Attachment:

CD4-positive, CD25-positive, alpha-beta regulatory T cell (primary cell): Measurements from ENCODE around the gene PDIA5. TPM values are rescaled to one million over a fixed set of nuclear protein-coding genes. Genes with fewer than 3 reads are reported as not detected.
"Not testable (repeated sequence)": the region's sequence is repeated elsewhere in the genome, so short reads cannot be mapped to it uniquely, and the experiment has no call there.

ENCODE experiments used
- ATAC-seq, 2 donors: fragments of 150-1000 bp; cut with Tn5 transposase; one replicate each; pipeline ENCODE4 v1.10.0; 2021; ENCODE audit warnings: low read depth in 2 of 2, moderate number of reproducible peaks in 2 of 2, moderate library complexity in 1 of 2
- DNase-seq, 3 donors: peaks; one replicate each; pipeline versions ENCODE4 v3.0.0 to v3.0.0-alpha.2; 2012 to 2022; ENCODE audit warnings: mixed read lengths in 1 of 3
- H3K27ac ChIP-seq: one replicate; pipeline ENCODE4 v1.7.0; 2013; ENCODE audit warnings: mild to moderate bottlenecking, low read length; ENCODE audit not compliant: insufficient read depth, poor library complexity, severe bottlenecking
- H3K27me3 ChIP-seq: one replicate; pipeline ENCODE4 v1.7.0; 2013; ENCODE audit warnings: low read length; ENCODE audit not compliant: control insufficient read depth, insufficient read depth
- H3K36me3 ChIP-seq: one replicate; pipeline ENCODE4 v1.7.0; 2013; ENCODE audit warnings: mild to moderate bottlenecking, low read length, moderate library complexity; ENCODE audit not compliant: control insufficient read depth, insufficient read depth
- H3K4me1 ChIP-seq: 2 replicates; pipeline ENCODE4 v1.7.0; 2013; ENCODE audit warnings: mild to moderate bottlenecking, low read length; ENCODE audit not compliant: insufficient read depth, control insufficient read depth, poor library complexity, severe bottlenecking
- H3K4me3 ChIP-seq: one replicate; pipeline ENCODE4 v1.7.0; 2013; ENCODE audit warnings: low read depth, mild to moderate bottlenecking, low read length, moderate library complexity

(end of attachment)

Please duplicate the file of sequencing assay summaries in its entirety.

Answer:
CD4-positive, CD25-positive, alpha-beta regulatory T cell (primary cell): Measurements from ENCODE around the gene PDIA5. TPM values are rescaled to one million over a fixed set of nuclear protein-coding genes. Genes with fewer than 3 reads are reported as not detected.
"Not testable (repeated sequence)": the region's sequence is repeated elsewhere in the genome, so short reads cannot be mapped to it uniquely, and the experiment has no call there.

ENCODE experiments used
- ATAC-seq, 2 donors: fragments of 150-1000 bp; cut with Tn5 transposase; one replicate each; pipeline ENCODE4 v1.10.0; 2021; ENCODE audit warnings: low read depth in 2 of 2, moderate number of reproducible peaks in 2 of 2, moderate library complexity in 1 of 2
- DNase-seq, 3 donors: peaks; one replicate each; pipeline versions ENCODE4 v3.0.0 to v3.0.0-alpha.2; 2012 to 2022; ENCODE audit warnings: mixed read lengths in 1 of 3
- H3K27ac ChIP-seq: one replicate; pipeline ENCODE4 v1.7.0; 2013; ENCODE audit warnings: mild to moderate bottlenecking, low read length; ENCODE audit not compliant: insufficient read depth, poor library complexity, severe bottlenecking
- H3K27me3 ChIP-seq: one replicate; pipeline ENCODE4 v1.7.0; 2013; ENCODE audit warnings: low read length; ENCODE audit not compliant: control insufficient read depth, insufficient read depth
- H3K36me3 ChIP-seq: one replicate; pipeline ENCODE4 v1.7.0; 2013; ENCODE audit warnings: mild to moderate bottlenecking, low read length, moderate library complexity; ENCODE audit not compliant: control insufficient read depth, insufficient read depth
- H3K4me1 ChIP-seq: 2 replicates; pipeline ENCODE4 v1.7.0; 2013; ENCODE audit warnings: mild to moderate bottlenecking, low read length; ENCODE audit not compliant: insufficient read depth, control insufficient read depth, poor library complexity, severe bottlenecking
- H3K4me3 ChIP-seq: one replicate; pipeline ENCODE4 v1.7.0; 2013; ENCODE audit warnings: low read depth, mild to moderate bottlenecking, low read length, moderate library complexity